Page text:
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Open Access Highly Accessed Open Badges Research article

Patient safety education at Japanese nursing schools: results of a nationwide survey

Shoichi Maeda1*, Etsuko Kamishiraki2, Jay Starkey3 and Kazumasa Ehara4

Author Affiliations

1 Graduate School of Health Management, Keio University, 4411 Endo, Fujisawa, Kanagawa, 252-8530, Japan

2 Graduate School of Social Welfare, University of Kochi, 2751-1 Ike, Kochi City, Kochi, 781-8515, Japan

3 University of California, San Diego, Dept. of Internal Medicine, 200 W. Arbor Drive # 8425, San Diego, CA 92103-8425, USA

4 Graduate School of Health Care Sciences, Jikei Institute, 1-2-8 Miyahara Yodogawa-ku Osaka, 532-0003, Japan

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BMC Research Notes 2011, 4:416  doi:10.1186/1756-0500-4-416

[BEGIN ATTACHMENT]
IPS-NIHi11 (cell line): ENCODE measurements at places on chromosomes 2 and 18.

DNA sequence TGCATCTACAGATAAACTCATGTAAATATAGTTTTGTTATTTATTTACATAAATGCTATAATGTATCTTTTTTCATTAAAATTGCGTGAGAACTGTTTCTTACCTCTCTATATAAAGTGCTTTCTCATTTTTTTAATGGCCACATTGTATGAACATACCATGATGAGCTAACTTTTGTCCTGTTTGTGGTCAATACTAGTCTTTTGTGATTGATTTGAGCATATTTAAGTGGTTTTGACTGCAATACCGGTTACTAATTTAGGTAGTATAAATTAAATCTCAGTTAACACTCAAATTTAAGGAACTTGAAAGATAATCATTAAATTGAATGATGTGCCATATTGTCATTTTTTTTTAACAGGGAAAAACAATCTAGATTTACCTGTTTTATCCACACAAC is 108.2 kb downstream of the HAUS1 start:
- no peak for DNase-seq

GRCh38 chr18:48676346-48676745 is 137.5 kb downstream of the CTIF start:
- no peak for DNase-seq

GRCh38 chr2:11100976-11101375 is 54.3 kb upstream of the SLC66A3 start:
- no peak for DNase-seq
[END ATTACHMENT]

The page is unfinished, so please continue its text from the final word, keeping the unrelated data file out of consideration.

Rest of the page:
Published: 17 October 2011



Patient safety education is becoming of worldwide interest and concern in the field of healthcare, particularly in the field of nursing. However, as elsewhere, little is known about the extent to which nursing schools have adopted patient safety education into their curricula. We conducted a nationwide survey to characterize patient safety education at nursing schools in Japan.


Response rate was 43% overall. Ninety percent of nursing schools have integrated the topic of patient safety education into their curricula. However, 30% reported devoting less than five hours to the topic. All schools use lecture based teaching methods while few used others, such as role playing. Topics related to medical error theory are widely taught, e.g. human factors and theories & models (Swiss Cheese Model, Heinrich's Law) while relatively few schools cover practical topics related to error analysis such as root cause analysis.


Most nursing schools in Japan cover the topic of patient safety, but the number of hours devoted is modest and teaching methods are suboptimal. Even so, national inclusion of patient safety education is a worthy, achievable goal.